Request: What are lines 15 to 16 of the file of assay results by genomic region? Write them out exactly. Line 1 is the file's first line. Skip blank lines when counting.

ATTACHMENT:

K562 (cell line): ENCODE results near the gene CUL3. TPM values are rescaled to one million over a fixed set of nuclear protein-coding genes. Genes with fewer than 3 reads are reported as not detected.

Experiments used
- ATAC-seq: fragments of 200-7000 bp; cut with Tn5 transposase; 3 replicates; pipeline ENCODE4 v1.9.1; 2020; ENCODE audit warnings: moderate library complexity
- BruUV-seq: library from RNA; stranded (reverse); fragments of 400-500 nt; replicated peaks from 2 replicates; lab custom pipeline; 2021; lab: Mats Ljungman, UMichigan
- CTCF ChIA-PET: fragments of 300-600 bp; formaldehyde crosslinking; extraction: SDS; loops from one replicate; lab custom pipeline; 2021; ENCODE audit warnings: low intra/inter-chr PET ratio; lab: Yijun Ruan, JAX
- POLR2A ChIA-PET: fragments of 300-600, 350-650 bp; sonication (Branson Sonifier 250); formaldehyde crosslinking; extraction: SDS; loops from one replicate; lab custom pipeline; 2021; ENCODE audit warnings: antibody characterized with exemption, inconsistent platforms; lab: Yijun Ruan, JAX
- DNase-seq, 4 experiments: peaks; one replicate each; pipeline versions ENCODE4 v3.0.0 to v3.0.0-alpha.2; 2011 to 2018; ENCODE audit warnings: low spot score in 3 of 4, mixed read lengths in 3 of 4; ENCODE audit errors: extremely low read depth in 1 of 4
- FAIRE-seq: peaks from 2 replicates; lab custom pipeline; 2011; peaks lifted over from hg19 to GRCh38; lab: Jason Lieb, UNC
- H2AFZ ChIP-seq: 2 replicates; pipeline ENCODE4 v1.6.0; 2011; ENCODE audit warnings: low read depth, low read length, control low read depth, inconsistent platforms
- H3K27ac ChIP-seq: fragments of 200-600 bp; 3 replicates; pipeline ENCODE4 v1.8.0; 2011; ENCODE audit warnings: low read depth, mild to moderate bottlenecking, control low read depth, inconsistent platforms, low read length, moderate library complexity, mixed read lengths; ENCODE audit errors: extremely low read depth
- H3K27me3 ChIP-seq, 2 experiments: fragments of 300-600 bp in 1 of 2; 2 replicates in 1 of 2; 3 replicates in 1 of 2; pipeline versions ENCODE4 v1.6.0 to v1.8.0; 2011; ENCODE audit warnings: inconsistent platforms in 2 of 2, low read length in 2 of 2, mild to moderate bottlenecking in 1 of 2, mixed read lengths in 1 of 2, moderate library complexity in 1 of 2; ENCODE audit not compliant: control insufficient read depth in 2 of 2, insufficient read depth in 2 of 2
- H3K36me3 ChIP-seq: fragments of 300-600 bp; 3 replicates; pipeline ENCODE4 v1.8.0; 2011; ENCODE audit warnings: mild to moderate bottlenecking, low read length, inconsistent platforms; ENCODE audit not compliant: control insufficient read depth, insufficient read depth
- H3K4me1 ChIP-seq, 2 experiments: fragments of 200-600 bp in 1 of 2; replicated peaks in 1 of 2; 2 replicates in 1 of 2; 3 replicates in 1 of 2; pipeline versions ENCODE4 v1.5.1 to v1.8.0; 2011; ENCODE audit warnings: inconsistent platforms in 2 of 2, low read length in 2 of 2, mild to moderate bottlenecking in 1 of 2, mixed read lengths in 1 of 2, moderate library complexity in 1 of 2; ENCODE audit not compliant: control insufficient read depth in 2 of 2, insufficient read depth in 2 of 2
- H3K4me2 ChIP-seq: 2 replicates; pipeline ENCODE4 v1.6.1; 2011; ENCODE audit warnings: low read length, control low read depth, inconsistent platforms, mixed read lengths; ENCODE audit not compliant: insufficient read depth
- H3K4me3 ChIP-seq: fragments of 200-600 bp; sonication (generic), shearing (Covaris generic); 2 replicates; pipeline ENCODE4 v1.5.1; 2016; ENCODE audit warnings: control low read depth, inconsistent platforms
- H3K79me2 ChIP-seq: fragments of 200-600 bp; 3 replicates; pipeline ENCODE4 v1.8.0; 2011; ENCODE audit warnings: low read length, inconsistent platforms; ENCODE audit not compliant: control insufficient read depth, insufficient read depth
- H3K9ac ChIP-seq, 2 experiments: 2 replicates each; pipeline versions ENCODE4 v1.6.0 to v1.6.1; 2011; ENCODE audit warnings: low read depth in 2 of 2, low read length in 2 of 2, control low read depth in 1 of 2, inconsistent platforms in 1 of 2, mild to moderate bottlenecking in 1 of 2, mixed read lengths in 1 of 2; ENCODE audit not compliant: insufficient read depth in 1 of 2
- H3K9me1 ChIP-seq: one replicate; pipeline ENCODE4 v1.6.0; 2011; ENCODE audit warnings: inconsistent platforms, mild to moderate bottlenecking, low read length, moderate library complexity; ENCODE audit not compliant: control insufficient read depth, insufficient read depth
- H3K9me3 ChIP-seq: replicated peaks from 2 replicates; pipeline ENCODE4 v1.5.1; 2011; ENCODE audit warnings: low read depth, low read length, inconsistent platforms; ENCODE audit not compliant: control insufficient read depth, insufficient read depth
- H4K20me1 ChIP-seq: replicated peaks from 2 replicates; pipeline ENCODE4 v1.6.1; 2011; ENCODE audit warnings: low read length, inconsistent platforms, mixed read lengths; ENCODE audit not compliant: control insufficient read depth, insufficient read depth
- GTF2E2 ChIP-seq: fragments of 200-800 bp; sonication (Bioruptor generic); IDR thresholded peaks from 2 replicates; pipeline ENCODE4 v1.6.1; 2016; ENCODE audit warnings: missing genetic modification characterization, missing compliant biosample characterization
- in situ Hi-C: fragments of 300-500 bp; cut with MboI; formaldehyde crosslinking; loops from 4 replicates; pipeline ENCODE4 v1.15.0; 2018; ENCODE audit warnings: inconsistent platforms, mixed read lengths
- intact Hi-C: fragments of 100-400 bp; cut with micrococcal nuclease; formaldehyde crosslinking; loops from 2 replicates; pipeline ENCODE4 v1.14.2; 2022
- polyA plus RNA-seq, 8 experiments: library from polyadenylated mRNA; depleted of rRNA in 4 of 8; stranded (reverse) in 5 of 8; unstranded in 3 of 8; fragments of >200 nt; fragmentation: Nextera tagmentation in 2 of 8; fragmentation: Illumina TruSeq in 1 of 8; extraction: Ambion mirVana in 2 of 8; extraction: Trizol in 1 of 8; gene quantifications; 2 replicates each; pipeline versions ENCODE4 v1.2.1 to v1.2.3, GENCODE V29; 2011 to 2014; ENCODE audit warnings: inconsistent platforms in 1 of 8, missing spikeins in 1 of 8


- H3K4me3 ChIP-seq: fragments of 200-600 bp; sonication (generic), shearing (Covaris generic); 2 replicates; pipeline ENCODE4 v1.5.1; 2016; ENCODE audit warnings: control low read depth, inconsistent platforms
- H3K79me2 ChIP-seq: fragments of 200-600 bp; 3 replicates; pipeline ENCODE4 v1.8.0; 2011; ENCODE audit warnings: low read length, inconsistent platforms; ENCODE audit not compliant: control insufficient read depth, insufficient read depth